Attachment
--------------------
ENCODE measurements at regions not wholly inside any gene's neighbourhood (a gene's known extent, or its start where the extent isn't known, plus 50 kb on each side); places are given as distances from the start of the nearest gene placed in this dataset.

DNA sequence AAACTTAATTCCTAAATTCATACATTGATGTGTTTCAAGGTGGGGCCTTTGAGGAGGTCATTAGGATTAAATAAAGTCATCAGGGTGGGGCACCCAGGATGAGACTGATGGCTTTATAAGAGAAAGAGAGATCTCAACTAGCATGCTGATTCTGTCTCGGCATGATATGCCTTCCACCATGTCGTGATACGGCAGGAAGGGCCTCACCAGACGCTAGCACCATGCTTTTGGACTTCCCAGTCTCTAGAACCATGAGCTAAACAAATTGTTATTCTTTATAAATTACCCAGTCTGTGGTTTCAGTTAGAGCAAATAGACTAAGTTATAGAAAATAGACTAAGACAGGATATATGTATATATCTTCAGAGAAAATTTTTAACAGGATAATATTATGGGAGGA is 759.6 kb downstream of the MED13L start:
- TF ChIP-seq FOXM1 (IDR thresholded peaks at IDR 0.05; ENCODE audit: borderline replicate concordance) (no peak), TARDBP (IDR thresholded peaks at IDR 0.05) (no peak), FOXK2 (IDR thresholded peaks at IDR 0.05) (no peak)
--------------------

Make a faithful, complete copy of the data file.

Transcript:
ENCODE measurements at regions not wholly inside any gene's neighbourhood (a gene's known extent, or its start where the extent isn't known, plus 50 kb on each side); places are given as distances from the start of the nearest gene placed in this dataset.

DNA sequence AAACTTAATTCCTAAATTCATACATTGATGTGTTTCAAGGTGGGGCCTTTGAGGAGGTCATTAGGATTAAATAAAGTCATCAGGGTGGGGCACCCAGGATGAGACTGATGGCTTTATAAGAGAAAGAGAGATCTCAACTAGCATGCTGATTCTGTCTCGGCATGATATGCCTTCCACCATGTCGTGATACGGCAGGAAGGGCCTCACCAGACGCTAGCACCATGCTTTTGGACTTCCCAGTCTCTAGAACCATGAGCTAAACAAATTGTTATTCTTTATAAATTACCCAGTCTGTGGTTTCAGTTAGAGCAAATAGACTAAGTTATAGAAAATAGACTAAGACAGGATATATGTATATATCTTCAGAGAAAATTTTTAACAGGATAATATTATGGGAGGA is 759.6 kb downstream of the MED13L start:
- TF ChIP-seq FOXM1 (IDR thresholded peaks at IDR 0.05; ENCODE audit: borderline replicate concordance) (no peak), TARDBP (IDR thresholded peaks at IDR 0.05) (no peak), FOXK2 (IDR thresholded peaks at IDR 0.05) (no peak)